“Thou livest and breathest, yet art thou slain in him”: The Absence of Power in Richard II
In lieu of an abstract, the first paragraph of the essay follows:
“Thou livest and breathest, yet art thou slain in him”:1The Absence of Power in Richard II
Richard II begins with a dead body. There is no corpse present on stage and no funeral procession, yet the body of Thomas Woodstock, Duke of Gloucester and the king’s uncle, haunts the beginning of the play and sets the tone for its exposition. It haunts the opening scene as two opponents—Henry Bolingbroke and Thomas Mowbray—accuse each other of various crimes in front of the king, among them Bolingbroke’s claim that Mowbray murdered Woodstock. As Nicolas Grene writes, “the event to which Richard II looks back most immediately is the relatively recent murder of the Duke of Gloucester.”2 This unexplained death—Michael Hattaway notes that Woodstock “died in mysterious circumstances” in Calais in 1397—foreshadows future difficulties for the king.3 As I will show, his absent body becomes a vital instrument in the plot of Shakespeare’s play.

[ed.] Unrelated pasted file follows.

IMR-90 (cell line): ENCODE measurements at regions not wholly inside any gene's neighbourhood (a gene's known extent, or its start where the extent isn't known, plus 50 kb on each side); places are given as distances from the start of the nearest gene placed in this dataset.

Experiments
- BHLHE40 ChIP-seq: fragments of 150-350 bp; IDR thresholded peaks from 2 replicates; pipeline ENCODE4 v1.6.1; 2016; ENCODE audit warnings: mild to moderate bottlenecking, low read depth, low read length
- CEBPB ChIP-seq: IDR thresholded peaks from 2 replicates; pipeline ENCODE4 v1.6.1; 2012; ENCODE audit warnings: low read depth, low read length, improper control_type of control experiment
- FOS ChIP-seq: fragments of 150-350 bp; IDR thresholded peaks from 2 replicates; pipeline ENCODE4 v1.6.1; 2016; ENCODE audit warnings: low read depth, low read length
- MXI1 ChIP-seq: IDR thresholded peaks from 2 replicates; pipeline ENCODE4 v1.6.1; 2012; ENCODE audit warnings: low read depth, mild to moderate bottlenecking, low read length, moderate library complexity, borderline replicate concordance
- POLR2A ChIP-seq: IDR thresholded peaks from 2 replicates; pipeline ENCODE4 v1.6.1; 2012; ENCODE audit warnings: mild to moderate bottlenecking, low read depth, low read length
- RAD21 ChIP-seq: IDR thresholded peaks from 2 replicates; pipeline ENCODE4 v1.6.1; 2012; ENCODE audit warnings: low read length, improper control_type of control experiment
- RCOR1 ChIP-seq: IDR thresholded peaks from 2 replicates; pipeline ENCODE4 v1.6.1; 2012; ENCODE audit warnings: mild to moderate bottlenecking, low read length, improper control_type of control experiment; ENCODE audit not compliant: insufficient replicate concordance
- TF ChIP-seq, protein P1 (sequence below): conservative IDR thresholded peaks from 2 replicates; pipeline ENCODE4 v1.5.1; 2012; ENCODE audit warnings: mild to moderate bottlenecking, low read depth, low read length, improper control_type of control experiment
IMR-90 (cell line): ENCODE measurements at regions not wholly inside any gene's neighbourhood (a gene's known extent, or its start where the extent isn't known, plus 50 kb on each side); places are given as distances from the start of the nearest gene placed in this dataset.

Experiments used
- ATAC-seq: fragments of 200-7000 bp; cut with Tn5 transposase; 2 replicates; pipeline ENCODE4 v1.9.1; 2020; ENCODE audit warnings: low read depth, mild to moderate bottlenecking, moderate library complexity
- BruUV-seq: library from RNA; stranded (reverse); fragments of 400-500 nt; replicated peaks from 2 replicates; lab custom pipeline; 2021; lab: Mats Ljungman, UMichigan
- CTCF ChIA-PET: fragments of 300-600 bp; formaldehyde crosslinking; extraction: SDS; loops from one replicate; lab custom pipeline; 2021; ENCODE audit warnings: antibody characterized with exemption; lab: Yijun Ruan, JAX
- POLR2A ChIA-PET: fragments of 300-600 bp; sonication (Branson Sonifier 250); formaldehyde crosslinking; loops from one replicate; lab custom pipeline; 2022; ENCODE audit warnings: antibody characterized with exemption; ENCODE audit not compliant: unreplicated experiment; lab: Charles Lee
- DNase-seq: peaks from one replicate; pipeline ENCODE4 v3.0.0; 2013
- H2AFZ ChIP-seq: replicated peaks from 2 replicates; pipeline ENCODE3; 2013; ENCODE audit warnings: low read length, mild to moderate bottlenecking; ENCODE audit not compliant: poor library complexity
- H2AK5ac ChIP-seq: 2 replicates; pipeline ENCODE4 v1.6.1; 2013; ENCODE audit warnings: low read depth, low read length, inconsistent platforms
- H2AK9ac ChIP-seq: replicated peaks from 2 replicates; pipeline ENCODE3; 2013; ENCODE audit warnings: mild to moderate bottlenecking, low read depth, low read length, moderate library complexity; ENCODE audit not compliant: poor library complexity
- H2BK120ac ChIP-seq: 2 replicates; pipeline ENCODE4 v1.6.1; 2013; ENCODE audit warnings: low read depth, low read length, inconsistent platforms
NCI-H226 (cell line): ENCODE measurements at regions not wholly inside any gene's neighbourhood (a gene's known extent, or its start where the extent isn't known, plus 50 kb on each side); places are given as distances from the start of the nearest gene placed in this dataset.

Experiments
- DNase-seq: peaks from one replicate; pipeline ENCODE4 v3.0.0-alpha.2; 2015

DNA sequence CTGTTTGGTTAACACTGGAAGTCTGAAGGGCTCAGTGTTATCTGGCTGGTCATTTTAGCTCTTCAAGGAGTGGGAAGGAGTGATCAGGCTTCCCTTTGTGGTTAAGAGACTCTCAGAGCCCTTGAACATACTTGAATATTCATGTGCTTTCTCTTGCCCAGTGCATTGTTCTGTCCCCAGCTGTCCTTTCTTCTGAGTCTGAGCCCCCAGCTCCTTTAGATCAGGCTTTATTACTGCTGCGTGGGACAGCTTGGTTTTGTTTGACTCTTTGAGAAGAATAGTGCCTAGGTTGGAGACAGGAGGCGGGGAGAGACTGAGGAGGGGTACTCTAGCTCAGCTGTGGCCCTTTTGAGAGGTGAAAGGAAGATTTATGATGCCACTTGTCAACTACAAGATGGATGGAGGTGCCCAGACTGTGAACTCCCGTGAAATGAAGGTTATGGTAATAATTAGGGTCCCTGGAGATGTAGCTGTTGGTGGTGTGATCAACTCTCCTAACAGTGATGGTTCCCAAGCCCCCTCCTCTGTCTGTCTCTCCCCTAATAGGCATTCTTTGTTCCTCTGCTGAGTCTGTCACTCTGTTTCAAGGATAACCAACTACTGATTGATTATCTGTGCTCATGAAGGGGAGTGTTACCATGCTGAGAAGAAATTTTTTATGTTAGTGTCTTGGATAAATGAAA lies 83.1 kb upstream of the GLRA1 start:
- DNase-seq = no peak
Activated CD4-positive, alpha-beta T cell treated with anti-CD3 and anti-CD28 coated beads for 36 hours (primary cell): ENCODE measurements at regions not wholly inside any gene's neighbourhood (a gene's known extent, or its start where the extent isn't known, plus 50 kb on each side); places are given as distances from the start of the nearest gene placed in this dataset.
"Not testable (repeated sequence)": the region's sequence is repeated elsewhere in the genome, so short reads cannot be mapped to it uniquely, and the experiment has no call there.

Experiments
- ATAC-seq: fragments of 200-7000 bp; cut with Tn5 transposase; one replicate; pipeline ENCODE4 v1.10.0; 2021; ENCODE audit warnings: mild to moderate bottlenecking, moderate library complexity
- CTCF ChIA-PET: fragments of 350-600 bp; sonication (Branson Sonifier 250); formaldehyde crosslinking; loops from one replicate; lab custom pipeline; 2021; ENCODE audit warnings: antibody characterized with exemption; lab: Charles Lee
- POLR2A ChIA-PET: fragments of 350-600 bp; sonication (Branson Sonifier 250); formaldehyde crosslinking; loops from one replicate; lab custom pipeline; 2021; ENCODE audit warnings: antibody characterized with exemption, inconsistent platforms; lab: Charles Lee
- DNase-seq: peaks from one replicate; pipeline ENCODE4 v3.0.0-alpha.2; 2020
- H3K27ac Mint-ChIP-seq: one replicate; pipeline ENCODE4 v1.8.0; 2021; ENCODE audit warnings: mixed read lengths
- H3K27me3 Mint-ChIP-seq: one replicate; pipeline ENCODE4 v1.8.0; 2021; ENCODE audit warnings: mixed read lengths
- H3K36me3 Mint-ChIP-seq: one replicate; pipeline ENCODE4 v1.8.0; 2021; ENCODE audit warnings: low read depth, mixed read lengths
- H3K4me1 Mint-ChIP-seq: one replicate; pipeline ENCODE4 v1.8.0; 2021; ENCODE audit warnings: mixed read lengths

1.William Shakespeare, King Richard II, ed. Charles R. Forker (London: Arden Shakespeare, 2013), 1.2.24–25. All further references are from this edition unless otherwise specified.
2. Nicholas Grene, Shakespeare’s Serial History Plays (Cambridge: Cambridge University Press, 2002), 166.
3. Michael Hattaway, Richard II (Tirril: Humanities-Ebooks, 2008), 54.
"“Thou livest and breathest, yet art thou slain in him”: The Absence of Power in Richard II,"
Comparative Drama: Vol. 50
, Article 5.
Available at: https://scholarworks.wmich.edu/compdr/vol50/iss2/5